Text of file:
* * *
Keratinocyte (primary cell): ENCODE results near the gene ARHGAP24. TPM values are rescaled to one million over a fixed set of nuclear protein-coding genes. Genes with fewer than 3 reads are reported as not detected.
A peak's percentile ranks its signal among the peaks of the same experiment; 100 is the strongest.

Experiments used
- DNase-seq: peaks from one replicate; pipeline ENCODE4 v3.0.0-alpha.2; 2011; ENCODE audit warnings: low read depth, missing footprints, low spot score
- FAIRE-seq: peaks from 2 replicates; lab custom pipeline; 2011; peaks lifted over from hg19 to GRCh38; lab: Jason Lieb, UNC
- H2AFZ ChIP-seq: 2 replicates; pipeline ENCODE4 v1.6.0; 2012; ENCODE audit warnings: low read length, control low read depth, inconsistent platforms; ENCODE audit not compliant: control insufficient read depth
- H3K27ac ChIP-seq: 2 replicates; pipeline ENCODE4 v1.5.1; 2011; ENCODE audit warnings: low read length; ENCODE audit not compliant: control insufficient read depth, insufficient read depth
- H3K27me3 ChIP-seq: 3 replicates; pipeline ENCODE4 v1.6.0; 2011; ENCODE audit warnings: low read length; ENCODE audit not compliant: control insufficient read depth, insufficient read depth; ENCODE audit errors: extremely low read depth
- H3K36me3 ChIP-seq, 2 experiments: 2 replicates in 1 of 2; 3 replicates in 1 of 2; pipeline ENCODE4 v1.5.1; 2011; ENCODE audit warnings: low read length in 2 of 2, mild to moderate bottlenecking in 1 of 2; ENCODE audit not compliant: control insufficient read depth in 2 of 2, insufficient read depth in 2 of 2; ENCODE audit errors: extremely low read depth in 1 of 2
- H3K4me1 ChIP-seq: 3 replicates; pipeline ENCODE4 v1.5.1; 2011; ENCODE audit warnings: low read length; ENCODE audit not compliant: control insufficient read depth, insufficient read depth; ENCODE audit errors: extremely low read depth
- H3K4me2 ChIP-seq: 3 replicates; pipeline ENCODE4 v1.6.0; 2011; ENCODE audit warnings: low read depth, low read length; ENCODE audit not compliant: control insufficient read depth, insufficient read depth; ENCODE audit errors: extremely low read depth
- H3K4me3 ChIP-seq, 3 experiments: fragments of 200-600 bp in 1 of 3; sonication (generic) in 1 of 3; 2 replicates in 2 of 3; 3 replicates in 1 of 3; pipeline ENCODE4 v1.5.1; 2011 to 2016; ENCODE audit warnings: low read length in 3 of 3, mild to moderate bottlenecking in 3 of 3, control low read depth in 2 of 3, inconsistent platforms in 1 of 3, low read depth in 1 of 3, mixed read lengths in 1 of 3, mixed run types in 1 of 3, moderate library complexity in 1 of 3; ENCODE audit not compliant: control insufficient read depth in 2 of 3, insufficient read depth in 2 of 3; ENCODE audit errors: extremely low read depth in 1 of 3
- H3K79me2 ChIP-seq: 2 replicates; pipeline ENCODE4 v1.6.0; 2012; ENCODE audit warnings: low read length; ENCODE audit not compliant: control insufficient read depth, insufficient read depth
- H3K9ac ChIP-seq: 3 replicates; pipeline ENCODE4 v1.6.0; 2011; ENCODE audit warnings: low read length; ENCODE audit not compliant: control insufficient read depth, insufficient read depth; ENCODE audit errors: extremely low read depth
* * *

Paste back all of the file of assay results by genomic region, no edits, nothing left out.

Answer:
Keratinocyte (primary cell): ENCODE results near the gene ARHGAP24. TPM values are rescaled to one million over a fixed set of nuclear protein-coding genes. Genes with fewer than 3 reads are reported as not detected.
A peak's percentile ranks its signal among the peaks of the same experiment; 100 is the strongest.

Experiments used
- DNase-seq: peaks from one replicate; pipeline ENCODE4 v3.0.0-alpha.2; 2011; ENCODE audit warnings: low read depth, missing footprints, low spot score
- FAIRE-seq: peaks from 2 replicates; lab custom pipeline; 2011; peaks lifted over from hg19 to GRCh38; lab: Jason Lieb, UNC
- H2AFZ ChIP-seq: 2 replicates; pipeline ENCODE4 v1.6.0; 2012; ENCODE audit warnings: low read length, control low read depth, inconsistent platforms; ENCODE audit not compliant: control insufficient read depth
- H3K27ac ChIP-seq: 2 replicates; pipeline ENCODE4 v1.5.1; 2011; ENCODE audit warnings: low read length; ENCODE audit not compliant: control insufficient read depth, insufficient read depth
- H3K27me3 ChIP-seq: 3 replicates; pipeline ENCODE4 v1.6.0; 2011; ENCODE audit warnings: low read length; ENCODE audit not compliant: control insufficient read depth, insufficient read depth; ENCODE audit errors: extremely low read depth
- H3K36me3 ChIP-seq, 2 experiments: 2 replicates in 1 of 2; 3 replicates in 1 of 2; pipeline ENCODE4 v1.5.1; 2011; ENCODE audit warnings: low read length in 2 of 2, mild to moderate bottlenecking in 1 of 2; ENCODE audit not compliant: control insufficient read depth in 2 of 2, insufficient read depth in 2 of 2; ENCODE audit errors: extremely low read depth in 1 of 2
- H3K4me1 ChIP-seq: 3 replicates; pipeline ENCODE4 v1.5.1; 2011; ENCODE audit warnings: low read length; ENCODE audit not compliant: control insufficient read depth, insufficient read depth; ENCODE audit errors: extremely low read depth
- H3K4me2 ChIP-seq: 3 replicates; pipeline ENCODE4 v1.6.0; 2011; ENCODE audit warnings: low read depth, low read length; ENCODE audit not compliant: control insufficient read depth, insufficient read depth; ENCODE audit errors: extremely low read depth
- H3K4me3 ChIP-seq, 3 experiments: fragments of 200-600 bp in 1 of 3; sonication (generic) in 1 of 3; 2 replicates in 2 of 3; 3 replicates in 1 of 3; pipeline ENCODE4 v1.5.1; 2011 to 2016; ENCODE audit warnings: low read length in 3 of 3, mild to moderate bottlenecking in 3 of 3, control low read depth in 2 of 3, inconsistent platforms in 1 of 3, low read depth in 1 of 3, mixed read lengths in 1 of 3, mixed run types in 1 of 3, moderate library complexity in 1 of 3; ENCODE audit not compliant: control insufficient read depth in 2 of 3, insufficient read depth in 2 of 3; ENCODE audit errors: extremely low read depth in 1 of 3
- H3K79me2 ChIP-seq: 2 replicates; pipeline ENCODE4 v1.6.0; 2012; ENCODE audit warnings: low read length; ENCODE audit not compliant: control insufficient read depth, insufficient read depth
- H3K9ac ChIP-seq: 3 replicates; pipeline ENCODE4 v1.6.0; 2011; ENCODE audit warnings: low read length; ENCODE audit not compliant: control insufficient read depth, insufficient read depth; ENCODE audit errors: extremely low read depth